Campfire embers spark fast wildfire in hills near Los Angeles
GLENDORA, Calif. (AP) -- Campfire embers fanned by gusty winds blew up Thursday into a fast-moving wildfire that forced nearly 2,000 people from their homes in the dangerously dry foothills of the San Gabriel Mountains and threatened some densely populated suburbs of Los Angeles.
The blaze draped smoke across the LA basin all the way to the coast and rained ash on Glendora.
"We’re underneath a giant cloud of smoke," said Jonathan Lambert, general manager of Classic Coffee. "It’s throwing quite the eerie shadow."
Three men in their 20s were arrested on suspicion of recklessly starting the blaze by tossing paper into a campfire in the Angeles National Forest, just north of Glendora. The forest was under "very high" fire danger restrictions, which bar campfires anywhere except in fire rings in designated campgrounds.
There are no designated campgrounds where the fire began, U.S. Forest Service spokeswoman L’Tanga Watson said.
By late afternoon, the flames had charred at least 2 1/2 square miles of dry brush in a wilderness area and destroyed two homes.
At least 10 renters were left homeless when the fire destroyed two guest units on the historic grounds of a retreat that once was the summer estate of the Singer sewing machine family. Statues of Jesus and Mary stood unharmed near the blackened ruins.
"It’s really a miracle that our chapel, our main house is safe," owner Jeania Parayno said.
The mountains rise thousands of feet above dense subdivisions crammed up against the scenic foothills. Large, expensive homes stand atop brush-choked canyons that offer sweeping views of the suburbs east of Los Angeles.
Whipped by Santa Ana winds, the fire quickly spread into neighborhoods where residents were awakened before dawn and ordered to leave.
Jennifer Riedel in Azusa was getting her children, ages 5 and 7, ready to evacuate.
"They’re a little nervous, but I’m keeping calm for them," she said. "I’ve been loading the car up with important papers and getting the kids dressed. We’ll just take some essentials and get going if we have to."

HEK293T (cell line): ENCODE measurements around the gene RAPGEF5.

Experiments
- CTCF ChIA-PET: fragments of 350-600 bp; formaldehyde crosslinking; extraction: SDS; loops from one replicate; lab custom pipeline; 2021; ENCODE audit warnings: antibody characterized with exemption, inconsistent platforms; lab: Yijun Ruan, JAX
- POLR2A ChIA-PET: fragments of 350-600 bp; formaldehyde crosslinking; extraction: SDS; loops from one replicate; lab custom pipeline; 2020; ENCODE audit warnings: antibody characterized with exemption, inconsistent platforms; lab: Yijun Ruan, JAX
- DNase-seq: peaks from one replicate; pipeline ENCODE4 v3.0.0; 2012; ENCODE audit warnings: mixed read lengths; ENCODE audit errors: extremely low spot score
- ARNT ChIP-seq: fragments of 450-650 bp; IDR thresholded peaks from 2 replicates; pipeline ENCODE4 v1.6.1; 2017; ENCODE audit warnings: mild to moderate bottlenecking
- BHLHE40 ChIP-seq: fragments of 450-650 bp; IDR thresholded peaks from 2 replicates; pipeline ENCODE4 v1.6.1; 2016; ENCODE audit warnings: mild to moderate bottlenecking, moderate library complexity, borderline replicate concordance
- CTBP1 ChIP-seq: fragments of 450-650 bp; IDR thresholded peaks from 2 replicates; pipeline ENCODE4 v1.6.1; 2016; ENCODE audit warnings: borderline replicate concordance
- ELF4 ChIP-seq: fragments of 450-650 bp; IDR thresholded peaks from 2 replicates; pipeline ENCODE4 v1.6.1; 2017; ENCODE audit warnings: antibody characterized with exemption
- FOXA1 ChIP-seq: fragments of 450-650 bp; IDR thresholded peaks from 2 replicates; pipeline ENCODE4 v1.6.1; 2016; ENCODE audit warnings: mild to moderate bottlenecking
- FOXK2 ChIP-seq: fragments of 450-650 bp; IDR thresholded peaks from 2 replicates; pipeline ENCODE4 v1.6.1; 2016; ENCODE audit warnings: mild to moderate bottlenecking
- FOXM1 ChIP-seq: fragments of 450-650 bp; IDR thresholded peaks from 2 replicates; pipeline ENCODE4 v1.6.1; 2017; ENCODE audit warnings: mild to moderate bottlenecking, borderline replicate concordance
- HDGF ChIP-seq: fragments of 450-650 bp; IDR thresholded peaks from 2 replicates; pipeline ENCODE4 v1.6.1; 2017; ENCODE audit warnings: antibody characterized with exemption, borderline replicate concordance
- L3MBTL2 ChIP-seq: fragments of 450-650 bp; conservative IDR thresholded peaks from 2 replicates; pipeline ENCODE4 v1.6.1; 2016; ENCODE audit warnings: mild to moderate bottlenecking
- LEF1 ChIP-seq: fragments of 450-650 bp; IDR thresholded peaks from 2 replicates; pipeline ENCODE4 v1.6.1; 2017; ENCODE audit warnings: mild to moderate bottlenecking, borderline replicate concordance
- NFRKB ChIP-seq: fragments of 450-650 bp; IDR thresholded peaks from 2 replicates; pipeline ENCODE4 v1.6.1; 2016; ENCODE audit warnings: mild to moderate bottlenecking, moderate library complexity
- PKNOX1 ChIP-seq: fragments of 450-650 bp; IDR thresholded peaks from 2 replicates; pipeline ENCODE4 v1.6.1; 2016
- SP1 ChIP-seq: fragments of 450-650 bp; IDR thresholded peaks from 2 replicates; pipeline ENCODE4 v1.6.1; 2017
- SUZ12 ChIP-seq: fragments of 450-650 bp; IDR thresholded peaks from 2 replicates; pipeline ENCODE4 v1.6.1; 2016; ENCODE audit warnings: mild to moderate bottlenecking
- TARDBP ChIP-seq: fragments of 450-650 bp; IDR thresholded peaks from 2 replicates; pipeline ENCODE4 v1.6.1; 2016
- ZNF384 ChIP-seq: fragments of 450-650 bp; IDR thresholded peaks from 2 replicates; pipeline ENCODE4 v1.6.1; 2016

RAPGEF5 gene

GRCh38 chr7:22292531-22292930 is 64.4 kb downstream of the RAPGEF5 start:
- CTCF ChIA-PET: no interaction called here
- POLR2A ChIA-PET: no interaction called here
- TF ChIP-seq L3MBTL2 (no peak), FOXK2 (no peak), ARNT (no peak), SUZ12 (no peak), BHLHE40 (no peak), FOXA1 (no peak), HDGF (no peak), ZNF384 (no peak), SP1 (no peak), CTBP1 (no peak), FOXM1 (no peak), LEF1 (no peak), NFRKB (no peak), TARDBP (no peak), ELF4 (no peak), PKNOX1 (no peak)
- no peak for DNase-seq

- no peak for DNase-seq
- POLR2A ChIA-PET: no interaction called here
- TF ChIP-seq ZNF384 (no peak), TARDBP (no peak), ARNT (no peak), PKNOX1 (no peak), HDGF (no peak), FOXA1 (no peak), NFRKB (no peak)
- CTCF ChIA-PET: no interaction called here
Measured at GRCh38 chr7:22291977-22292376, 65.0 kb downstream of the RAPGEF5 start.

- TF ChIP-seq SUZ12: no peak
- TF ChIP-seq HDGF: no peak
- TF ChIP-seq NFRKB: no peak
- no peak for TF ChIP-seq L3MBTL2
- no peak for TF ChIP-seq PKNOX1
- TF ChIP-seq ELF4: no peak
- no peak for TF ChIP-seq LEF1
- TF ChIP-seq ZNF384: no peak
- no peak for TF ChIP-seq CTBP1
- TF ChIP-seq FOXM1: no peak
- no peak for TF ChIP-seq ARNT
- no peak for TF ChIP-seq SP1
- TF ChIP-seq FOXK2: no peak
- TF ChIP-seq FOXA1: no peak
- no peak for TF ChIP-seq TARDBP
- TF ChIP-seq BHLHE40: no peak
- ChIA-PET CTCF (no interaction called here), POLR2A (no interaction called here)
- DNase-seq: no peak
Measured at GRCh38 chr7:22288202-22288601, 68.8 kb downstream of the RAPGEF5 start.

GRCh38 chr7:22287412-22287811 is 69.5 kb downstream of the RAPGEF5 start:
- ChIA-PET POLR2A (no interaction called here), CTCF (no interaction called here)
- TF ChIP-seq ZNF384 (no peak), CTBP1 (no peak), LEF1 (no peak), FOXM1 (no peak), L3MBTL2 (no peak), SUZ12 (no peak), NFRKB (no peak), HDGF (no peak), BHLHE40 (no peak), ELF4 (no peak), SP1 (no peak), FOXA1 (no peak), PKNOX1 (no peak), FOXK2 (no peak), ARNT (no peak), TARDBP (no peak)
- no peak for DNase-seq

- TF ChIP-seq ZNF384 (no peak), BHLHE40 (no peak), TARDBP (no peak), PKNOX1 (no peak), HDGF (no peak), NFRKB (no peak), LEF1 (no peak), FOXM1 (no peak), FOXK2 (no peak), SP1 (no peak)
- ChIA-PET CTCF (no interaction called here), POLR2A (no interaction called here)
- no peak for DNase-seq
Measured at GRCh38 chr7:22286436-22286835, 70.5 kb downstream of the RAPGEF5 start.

The last catastrophic fire in the San Gabriel Mountains broke out in 2009 and burned for months, blackening 250 square miles, killing two firefighters and destroying more than 200 structures, including 89 homes.
The flames could have abundant fuel to consume. Vegetation above Glendora had not burned since a 1968 fire that was followed by disastrous flooding in 1969.
TV news helicopters spotted embers igniting palm trees in yards as firefighters with hoses beat back flames lapping at the edges of homes. Many homes are nestled in rugged canyons and ridges that made access difficult.
Glendora police went door to door ordering residents of the upscale city of 50,000 to leave. Citrus College and several other schools canceled classes.
Between 1,700 and 2,000 people were evacuated from Glendora and neighboring Azusa. Some homeowners wore masks as they used garden hoses to wet the brush around their houses even as firefighters ordered them to leave.
A man was photographed on the roof of a home talking on a cellphone as he surveyed the smoke-filled sky.
More than 700 firefighters were on the scene, along with 70 engines and a fleet of helicopters and air tankers dropping water and retardant.
The smoke was visible from space in satellite photos. The South Coast Air Quality Management District issued a smoke advisory and urged residents to avoid unnecessary outdoor activities in directly affected areas.
About 70 miles to the northwest, another fire burned at least one acre of tinder-dry chaparral near Pyramid Lake. As many as 115 firefighters battled those flames and water-dropping helicopters were diverted from the fire in Glendora. The cause was under investigation, authorities said.
California is in a historically dry period, and winter has offered no relief.
The National Weather Service said a red-flag warning of extreme fire danger would remain in effect into Friday evening because of low humidity and the chance of winds gusting to 30 mph in the foothills and canyons. The winds were expected to peak Thursday night and ease off late Friday.
Fires that struck windy areas of the state earlier in the week were quickly quashed by large deployments of firefighters, aircraft and other equipment before the flames could be stoked by gusts into major conflagrations.
Large parts of Southern California have been buffeted all week by the region’s notorious Santa Ana winds, which have contributed to some of the region’s worst wildfires.
The winds form as the cold inland air flows toward Southern California, then speeds up and warms as it descends in a rush toward the coast. Some of the most extreme gusts reported by the weather service topped 70 mph.
The Santa Anas typically begin in the fall and last through winter into spring. The winds also raise temperatures to summerlike levels. Many areas have enjoyed temperatures well into the 80s.
Associated Press writers Christopher Weber, Sue Manning, Alex Veiga and Tami Abdollah contributed from Los Angeles.
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